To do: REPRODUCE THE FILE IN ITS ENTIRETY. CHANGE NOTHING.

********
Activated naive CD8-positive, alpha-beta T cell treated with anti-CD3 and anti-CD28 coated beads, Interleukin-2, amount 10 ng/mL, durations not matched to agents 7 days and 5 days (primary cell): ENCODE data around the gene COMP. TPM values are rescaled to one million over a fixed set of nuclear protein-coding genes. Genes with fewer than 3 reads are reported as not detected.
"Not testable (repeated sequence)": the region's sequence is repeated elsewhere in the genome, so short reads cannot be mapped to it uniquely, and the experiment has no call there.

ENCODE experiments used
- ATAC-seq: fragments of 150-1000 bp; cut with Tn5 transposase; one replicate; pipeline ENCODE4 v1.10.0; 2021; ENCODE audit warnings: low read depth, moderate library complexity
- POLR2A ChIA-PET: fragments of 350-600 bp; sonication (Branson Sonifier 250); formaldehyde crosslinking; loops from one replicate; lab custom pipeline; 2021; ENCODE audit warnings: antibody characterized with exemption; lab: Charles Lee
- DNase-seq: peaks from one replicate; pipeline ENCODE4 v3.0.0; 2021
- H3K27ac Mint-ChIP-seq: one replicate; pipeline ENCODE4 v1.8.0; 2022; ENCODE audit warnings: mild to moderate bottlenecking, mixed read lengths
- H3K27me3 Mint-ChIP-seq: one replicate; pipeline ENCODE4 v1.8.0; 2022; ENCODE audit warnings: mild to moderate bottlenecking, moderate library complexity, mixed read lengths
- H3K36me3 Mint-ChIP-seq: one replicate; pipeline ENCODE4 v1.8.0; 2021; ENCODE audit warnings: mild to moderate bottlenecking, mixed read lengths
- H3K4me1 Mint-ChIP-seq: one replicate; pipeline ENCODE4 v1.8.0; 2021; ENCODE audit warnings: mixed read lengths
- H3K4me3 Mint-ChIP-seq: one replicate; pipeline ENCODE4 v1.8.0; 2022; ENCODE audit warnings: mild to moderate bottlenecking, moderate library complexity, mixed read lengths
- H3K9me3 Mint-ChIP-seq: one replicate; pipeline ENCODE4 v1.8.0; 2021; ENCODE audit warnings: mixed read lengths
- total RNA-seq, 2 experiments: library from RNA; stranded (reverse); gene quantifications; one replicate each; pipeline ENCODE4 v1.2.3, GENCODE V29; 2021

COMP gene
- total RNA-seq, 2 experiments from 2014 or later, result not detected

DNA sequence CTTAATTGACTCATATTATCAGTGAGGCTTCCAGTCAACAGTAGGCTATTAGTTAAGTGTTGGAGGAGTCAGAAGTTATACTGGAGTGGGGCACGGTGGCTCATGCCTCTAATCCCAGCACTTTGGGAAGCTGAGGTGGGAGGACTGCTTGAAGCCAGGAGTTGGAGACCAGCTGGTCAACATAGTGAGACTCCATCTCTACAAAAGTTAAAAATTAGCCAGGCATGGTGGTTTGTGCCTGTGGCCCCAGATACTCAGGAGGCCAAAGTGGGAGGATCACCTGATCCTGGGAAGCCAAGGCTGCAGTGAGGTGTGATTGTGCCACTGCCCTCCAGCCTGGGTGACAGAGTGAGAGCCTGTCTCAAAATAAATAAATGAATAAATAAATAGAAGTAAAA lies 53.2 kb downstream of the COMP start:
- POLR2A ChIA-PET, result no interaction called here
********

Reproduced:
Activated naive CD8-positive, alpha-beta T cell treated with anti-CD3 and anti-CD28 coated beads, Interleukin-2, amount 10 ng/mL, durations not matched to agents 7 days and 5 days (primary cell): ENCODE data around the gene COMP. TPM values are rescaled to one million over a fixed set of nuclear protein-coding genes. Genes with fewer than 3 reads are reported as not detected.
"Not testable (repeated sequence)": the region's sequence is repeated elsewhere in the genome, so short reads cannot be mapped to it uniquely, and the experiment has no call there.

ENCODE experiments used
- ATAC-seq: fragments of 150-1000 bp; cut with Tn5 transposase; one replicate; pipeline ENCODE4 v1.10.0; 2021; ENCODE audit warnings: low read depth, moderate library complexity
- POLR2A ChIA-PET: fragments of 350-600 bp; sonication (Branson Sonifier 250); formaldehyde crosslinking; loops from one replicate; lab custom pipeline; 2021; ENCODE audit warnings: antibody characterized with exemption; lab: Charles Lee
- DNase-seq: peaks from one replicate; pipeline ENCODE4 v3.0.0; 2021
- H3K27ac Mint-ChIP-seq: one replicate; pipeline ENCODE4 v1.8.0; 2022; ENCODE audit warnings: mild to moderate bottlenecking, mixed read lengths
- H3K27me3 Mint-ChIP-seq: one replicate; pipeline ENCODE4 v1.8.0; 2022; ENCODE audit warnings: mild to moderate bottlenecking, moderate library complexity, mixed read lengths
- H3K36me3 Mint-ChIP-seq: one replicate; pipeline ENCODE4 v1.8.0; 2021; ENCODE audit warnings: mild to moderate bottlenecking, mixed read lengths
- H3K4me1 Mint-ChIP-seq: one replicate; pipeline ENCODE4 v1.8.0; 2021; ENCODE audit warnings: mixed read lengths
- H3K4me3 Mint-ChIP-seq: one replicate; pipeline ENCODE4 v1.8.0; 2022; ENCODE audit warnings: mild to moderate bottlenecking, moderate library complexity, mixed read lengths
- H3K9me3 Mint-ChIP-seq: one replicate; pipeline ENCODE4 v1.8.0; 2021; ENCODE audit warnings: mixed read lengths
- total RNA-seq, 2 experiments: library from RNA; stranded (reverse); gene quantifications; one replicate each; pipeline ENCODE4 v1.2.3, GENCODE V29; 2021

COMP gene
- total RNA-seq, 2 experiments from 2014 or later, result not detected

DNA sequence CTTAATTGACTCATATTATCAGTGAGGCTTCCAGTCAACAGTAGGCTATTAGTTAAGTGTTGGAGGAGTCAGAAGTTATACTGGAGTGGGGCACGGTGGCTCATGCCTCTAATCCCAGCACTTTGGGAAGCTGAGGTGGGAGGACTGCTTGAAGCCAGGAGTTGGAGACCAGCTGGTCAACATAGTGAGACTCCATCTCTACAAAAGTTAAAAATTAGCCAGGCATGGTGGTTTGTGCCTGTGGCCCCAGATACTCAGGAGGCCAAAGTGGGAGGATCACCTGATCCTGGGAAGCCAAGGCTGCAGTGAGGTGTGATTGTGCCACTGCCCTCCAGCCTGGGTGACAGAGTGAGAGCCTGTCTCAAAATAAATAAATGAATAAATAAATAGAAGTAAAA lies 53.2 kb downstream of the COMP start:
- POLR2A ChIA-PET, result no interaction called here